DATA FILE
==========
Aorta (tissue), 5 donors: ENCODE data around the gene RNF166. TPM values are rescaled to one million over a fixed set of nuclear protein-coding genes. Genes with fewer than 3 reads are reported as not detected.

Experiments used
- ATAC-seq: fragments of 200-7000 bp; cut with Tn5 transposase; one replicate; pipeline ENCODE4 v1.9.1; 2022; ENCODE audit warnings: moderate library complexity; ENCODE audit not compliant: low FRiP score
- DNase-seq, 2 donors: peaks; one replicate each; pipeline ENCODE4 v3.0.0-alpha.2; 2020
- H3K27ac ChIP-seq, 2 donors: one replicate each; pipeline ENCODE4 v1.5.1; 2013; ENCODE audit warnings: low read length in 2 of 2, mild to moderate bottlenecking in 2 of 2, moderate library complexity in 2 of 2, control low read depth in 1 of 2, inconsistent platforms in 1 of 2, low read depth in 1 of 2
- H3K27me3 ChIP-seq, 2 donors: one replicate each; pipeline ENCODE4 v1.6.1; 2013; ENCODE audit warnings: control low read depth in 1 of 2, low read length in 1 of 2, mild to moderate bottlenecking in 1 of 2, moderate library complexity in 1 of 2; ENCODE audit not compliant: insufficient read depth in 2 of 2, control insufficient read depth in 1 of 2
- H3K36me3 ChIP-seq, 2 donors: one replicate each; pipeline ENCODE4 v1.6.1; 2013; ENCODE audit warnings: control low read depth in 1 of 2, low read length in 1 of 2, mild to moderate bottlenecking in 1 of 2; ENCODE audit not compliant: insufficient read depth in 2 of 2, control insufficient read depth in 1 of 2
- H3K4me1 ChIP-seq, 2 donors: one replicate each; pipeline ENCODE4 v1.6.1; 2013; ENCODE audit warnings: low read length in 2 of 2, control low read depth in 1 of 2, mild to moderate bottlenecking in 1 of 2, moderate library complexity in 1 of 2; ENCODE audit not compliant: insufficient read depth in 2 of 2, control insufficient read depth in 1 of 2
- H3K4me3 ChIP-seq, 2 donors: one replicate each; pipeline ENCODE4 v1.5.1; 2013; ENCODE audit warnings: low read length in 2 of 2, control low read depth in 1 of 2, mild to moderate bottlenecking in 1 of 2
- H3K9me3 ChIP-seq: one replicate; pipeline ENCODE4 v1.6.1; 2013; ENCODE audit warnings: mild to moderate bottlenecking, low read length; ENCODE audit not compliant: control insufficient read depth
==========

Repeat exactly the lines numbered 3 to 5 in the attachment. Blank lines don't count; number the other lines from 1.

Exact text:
- ATAC-seq: fragments of 200-7000 bp; cut with Tn5 transposase; one replicate; pipeline ENCODE4 v1.9.1; 2022; ENCODE audit warnings: moderate library complexity; ENCODE audit not compliant: low FRiP score
- DNase-seq, 2 donors: peaks; one replicate each; pipeline ENCODE4 v3.0.0-alpha.2; 2020
- H3K27ac ChIP-seq, 2 donors: one replicate each; pipeline ENCODE4 v1.5.1; 2013; ENCODE audit warnings: low read length in 2 of 2, mild to moderate bottlenecking in 2 of 2, moderate library complexity in 2 of 2, control low read depth in 1 of 2, inconsistent platforms in 1 of 2, low read depth in 1 of 2